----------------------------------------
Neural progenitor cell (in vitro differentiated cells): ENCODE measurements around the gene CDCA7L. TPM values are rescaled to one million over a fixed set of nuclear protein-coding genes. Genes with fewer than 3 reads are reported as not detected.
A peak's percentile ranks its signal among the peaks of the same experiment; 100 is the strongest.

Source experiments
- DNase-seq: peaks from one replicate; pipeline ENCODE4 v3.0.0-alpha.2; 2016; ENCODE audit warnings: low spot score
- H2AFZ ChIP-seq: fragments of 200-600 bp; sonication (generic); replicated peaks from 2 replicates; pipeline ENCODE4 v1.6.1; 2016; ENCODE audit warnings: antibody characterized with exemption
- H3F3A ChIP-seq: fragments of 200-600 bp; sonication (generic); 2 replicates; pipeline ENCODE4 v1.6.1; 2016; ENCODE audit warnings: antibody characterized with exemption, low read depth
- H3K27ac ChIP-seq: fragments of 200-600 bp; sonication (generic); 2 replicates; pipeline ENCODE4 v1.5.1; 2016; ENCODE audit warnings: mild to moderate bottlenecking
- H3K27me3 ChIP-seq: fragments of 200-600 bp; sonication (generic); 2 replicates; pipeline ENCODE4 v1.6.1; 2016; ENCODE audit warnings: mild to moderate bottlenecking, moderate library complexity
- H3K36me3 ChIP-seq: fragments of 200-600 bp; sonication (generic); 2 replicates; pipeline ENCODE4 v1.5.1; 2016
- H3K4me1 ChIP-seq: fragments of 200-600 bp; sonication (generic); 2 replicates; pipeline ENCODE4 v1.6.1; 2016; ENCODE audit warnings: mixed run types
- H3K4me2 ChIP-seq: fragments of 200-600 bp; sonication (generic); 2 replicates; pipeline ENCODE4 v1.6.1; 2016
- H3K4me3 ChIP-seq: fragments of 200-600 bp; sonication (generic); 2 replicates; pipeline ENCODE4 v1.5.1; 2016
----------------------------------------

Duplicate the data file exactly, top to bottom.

Neural progenitor cell (in vitro differentiated cells): ENCODE measurements around the gene CDCA7L. TPM values are rescaled to one million over a fixed set of nuclear protein-coding genes. Genes with fewer than 3 reads are reported as not detected.
A peak's percentile ranks its signal among the peaks of the same experiment; 100 is the strongest.

Source experiments
- DNase-seq: peaks from one replicate; pipeline ENCODE4 v3.0.0-alpha.2; 2016; ENCODE audit warnings: low spot score
- H2AFZ ChIP-seq: fragments of 200-600 bp; sonication (generic); replicated peaks from 2 replicates; pipeline ENCODE4 v1.6.1; 2016; ENCODE audit warnings: antibody characterized with exemption
- H3F3A ChIP-seq: fragments of 200-600 bp; sonication (generic); 2 replicates; pipeline ENCODE4 v1.6.1; 2016; ENCODE audit warnings: antibody characterized with exemption, low read depth
- H3K27ac ChIP-seq: fragments of 200-600 bp; sonication (generic); 2 replicates; pipeline ENCODE4 v1.5.1; 2016; ENCODE audit warnings: mild to moderate bottlenecking
- H3K27me3 ChIP-seq: fragments of 200-600 bp; sonication (generic); 2 replicates; pipeline ENCODE4 v1.6.1; 2016; ENCODE audit warnings: mild to moderate bottlenecking, moderate library complexity
- H3K36me3 ChIP-seq: fragments of 200-600 bp; sonication (generic); 2 replicates; pipeline ENCODE4 v1.5.1; 2016
- H3K4me1 ChIP-seq: fragments of 200-600 bp; sonication (generic); 2 replicates; pipeline ENCODE4 v1.6.1; 2016; ENCODE audit warnings: mixed run types
- H3K4me2 ChIP-seq: fragments of 200-600 bp; sonication (generic); 2 replicates; pipeline ENCODE4 v1.6.1; 2016
- H3K4me3 ChIP-seq: fragments of 200-600 bp; sonication (generic); 2 replicates; pipeline ENCODE4 v1.5.1; 2016